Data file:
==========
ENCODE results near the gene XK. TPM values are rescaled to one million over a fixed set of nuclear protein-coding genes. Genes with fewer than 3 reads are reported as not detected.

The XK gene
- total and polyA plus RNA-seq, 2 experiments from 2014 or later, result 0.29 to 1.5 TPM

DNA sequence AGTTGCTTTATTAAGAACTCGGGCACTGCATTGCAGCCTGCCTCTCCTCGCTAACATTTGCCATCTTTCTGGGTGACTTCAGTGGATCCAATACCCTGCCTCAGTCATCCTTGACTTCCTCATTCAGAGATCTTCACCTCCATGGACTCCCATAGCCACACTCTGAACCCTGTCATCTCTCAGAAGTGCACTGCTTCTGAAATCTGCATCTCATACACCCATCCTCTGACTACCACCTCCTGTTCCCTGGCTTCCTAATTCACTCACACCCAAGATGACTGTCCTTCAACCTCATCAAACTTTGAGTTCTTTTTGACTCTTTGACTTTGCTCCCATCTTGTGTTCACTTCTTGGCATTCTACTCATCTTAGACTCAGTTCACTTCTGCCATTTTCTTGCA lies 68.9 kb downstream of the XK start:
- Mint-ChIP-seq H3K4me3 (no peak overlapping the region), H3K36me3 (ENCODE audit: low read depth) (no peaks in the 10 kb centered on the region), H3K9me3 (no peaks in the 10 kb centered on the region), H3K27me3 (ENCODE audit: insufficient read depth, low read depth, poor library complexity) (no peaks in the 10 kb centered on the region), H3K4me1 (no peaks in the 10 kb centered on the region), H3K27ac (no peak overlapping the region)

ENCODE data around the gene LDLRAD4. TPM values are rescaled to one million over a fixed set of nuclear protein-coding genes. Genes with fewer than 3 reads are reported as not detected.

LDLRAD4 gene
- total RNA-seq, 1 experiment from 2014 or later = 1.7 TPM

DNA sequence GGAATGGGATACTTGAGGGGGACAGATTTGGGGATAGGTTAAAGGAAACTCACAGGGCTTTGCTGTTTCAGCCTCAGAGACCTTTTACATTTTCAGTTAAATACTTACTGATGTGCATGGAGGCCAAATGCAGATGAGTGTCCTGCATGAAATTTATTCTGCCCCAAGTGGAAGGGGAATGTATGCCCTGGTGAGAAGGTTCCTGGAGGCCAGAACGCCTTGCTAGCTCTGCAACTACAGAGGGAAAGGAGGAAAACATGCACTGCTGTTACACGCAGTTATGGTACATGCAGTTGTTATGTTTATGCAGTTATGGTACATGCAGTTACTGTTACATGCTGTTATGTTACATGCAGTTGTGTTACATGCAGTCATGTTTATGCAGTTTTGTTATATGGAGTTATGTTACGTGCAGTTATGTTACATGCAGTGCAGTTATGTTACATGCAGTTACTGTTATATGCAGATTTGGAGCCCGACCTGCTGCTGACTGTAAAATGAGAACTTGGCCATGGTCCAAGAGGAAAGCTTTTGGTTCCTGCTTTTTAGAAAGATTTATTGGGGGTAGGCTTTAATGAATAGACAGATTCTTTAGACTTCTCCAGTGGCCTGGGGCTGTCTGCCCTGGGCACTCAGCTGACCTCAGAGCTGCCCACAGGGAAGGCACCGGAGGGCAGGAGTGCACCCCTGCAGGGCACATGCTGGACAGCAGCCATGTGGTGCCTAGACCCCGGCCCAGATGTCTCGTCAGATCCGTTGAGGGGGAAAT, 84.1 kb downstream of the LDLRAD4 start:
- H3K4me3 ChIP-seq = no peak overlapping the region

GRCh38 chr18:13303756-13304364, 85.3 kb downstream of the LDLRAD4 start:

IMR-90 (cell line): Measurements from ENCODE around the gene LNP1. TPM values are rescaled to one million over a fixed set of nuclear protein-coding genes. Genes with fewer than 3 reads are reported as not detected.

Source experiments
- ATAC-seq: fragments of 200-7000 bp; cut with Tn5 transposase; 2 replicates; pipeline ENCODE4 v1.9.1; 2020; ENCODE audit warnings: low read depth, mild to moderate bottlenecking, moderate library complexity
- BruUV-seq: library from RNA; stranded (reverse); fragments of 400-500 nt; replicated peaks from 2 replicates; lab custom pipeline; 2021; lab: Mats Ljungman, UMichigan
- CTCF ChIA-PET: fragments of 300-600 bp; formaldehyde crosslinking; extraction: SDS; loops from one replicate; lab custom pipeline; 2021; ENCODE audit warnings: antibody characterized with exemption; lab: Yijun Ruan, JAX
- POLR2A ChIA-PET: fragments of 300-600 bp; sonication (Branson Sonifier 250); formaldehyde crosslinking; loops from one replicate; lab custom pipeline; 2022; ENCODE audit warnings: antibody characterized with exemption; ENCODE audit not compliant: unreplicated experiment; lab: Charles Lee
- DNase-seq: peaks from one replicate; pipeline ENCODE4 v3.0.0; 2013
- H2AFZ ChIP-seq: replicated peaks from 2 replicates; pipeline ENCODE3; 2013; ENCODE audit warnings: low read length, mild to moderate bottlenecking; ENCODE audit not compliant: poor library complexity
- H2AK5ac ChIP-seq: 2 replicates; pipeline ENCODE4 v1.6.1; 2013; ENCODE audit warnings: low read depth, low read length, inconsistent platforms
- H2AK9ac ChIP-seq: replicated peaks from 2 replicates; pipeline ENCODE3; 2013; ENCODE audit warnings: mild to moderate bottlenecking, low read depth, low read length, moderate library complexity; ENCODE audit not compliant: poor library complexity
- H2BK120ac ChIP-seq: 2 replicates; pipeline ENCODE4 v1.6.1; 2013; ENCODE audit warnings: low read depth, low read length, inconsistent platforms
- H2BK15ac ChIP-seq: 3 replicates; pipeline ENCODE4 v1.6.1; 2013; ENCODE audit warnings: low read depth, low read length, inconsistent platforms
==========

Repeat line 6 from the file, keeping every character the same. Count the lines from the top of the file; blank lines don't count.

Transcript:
ENCODE data around the gene LDLRAD4. TPM values are rescaled to one million over a fixed set of nuclear protein-coding genes. Genes with fewer than 3 reads are reported as not detected.